I have two primary thoughts about your output power. One, perhaps something is amiss with your AC current gain. This is a part of the circuit that I don't understand well. When I played with this before, I got exactly opposite behavior from what everyone else was posting. I am not quite sure and this part of my web page needs to be updated but I'm not really motivated to play around on my circuit board at this point (I'm too busy enjoying music and movies in my theater).

The second thought is that perhaps your output mosfets are simply current starved. For each rail voltage, there is an "optimum" minimum bias level for things to operate properly. Similarly, for each bias level, there is an "optimum" rail voltage that allows the amp to really sing. I wonder if 4.0A is just too low of a bias point for your rail voltage...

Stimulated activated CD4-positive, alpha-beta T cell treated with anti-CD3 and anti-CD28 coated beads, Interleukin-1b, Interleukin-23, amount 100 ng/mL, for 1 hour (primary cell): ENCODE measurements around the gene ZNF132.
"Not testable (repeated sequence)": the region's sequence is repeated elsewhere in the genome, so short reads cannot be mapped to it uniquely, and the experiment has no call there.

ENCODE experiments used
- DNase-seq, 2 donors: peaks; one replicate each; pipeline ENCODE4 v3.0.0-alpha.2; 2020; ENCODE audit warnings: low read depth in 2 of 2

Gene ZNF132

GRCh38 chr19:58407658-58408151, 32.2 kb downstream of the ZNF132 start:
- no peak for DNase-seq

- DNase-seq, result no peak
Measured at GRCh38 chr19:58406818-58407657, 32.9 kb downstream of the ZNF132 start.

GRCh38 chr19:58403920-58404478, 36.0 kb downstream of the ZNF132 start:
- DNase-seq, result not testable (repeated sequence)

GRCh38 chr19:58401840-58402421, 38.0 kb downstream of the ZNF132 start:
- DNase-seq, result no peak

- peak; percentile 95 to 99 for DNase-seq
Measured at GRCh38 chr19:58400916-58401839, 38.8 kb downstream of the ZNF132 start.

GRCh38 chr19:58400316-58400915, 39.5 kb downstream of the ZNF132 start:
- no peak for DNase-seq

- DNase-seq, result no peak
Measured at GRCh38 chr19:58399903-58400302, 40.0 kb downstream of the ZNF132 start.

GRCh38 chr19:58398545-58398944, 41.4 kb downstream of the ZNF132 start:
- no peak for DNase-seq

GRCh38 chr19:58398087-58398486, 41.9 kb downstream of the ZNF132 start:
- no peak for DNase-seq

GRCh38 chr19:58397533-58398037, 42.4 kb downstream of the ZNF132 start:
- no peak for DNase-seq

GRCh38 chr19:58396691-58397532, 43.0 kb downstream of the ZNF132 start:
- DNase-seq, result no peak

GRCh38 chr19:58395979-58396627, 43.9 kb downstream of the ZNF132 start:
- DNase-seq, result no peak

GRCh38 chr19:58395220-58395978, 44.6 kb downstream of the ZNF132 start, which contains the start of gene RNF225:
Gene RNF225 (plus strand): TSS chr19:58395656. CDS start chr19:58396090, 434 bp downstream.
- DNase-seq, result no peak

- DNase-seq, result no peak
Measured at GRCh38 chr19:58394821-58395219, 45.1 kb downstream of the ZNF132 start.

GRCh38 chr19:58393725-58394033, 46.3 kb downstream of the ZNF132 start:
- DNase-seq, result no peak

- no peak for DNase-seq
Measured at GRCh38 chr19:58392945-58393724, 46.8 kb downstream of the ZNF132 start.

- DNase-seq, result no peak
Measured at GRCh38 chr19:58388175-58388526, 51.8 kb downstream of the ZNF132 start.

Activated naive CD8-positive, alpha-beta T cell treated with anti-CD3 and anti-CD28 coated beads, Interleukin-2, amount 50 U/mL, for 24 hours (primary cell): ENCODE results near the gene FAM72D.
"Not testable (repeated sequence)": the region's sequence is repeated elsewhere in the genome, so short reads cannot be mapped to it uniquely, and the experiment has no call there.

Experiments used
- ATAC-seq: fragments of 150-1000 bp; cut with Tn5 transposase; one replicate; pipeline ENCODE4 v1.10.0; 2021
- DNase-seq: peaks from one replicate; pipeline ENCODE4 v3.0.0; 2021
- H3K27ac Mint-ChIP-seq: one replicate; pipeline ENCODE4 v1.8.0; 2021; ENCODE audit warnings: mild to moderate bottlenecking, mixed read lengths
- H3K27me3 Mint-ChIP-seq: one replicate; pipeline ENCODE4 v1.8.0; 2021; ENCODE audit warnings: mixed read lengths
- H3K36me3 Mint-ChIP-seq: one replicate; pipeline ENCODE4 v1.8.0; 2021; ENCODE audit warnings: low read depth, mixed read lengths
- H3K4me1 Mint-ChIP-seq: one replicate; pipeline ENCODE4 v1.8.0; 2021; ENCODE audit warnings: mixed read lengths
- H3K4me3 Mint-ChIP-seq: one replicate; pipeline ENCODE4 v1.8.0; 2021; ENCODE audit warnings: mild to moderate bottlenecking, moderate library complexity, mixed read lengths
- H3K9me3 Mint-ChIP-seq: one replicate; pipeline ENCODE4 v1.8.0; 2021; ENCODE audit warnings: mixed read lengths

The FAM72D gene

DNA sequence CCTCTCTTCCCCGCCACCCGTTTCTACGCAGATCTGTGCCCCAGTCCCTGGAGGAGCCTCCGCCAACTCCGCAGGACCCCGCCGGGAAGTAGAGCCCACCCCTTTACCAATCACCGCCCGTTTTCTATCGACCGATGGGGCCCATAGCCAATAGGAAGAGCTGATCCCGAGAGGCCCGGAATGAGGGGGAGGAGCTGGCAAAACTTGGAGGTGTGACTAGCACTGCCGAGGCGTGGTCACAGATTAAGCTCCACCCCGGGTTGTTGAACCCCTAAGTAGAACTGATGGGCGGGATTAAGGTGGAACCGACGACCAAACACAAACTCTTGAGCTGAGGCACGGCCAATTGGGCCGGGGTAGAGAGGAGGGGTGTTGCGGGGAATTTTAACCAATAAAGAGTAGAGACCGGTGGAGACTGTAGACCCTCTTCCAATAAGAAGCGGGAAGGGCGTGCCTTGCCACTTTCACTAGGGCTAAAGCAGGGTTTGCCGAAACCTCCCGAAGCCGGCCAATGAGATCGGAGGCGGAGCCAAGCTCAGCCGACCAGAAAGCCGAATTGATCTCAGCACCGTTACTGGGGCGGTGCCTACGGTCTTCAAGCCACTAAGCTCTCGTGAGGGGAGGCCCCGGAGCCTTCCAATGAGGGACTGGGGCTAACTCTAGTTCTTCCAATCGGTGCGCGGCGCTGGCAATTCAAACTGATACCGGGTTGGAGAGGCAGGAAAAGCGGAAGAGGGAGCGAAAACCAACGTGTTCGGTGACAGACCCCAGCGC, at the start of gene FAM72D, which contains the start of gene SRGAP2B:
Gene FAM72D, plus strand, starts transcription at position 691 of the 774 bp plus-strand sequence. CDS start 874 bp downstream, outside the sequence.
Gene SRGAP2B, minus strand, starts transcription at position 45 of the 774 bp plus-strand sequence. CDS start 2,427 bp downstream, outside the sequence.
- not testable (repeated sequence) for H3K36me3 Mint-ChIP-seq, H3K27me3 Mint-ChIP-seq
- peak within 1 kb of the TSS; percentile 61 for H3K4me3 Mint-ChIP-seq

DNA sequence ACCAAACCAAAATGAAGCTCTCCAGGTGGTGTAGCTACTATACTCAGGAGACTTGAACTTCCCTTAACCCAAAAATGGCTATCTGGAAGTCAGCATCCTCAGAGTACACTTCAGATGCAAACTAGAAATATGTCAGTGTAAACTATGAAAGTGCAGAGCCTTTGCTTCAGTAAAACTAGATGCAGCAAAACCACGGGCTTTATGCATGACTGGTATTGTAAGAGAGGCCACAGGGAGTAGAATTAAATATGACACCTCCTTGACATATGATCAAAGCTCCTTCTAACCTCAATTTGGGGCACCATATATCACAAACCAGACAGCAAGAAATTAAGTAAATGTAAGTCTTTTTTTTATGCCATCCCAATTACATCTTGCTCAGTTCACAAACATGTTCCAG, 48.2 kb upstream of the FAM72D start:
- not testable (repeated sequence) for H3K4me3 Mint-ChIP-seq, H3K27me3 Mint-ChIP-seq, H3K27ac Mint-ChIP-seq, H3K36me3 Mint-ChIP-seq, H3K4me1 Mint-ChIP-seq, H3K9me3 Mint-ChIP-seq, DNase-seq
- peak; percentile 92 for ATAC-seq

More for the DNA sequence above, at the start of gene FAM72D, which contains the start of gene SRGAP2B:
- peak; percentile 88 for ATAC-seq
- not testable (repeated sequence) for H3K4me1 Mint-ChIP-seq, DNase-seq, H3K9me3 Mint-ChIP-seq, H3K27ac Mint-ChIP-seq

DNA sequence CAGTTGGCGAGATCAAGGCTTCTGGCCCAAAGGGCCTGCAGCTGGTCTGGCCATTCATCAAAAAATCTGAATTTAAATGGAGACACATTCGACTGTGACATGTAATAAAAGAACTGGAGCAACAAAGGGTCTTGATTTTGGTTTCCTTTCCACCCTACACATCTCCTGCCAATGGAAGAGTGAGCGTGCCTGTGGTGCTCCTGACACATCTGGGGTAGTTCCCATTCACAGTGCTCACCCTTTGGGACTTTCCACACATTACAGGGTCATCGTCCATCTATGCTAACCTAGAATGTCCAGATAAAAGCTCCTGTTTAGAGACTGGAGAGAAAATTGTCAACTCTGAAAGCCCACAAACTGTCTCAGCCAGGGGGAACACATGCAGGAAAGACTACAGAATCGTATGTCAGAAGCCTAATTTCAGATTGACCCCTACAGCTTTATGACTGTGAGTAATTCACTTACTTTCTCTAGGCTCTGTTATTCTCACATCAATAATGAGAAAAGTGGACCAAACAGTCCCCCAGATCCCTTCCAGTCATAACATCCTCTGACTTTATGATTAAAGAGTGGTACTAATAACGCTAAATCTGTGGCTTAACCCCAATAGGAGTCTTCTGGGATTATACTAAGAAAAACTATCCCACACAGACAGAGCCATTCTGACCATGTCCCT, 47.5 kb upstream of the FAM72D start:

Other semi random questions:
Are you using balanced or unbalanced inputs? The amp is really designed for a balanced input and produces more output for a given input with balanced vs unbalanced. It is essentially one Aleph amp for the Pos input signal and a second Aleph amp for the Neg input signal.

Are you letting things warm up for an hour before you begin to do your measurements? What are your relative and absolute DC offset readings after the amp has warmed up? Large amounts of either will limit voltage swing on the output leading to premature clipping. Ideally, both should be below 200mV steady state.

Remember, when paralleling output mosfets, they need to be carefully matched so one doesn't hog power from the other.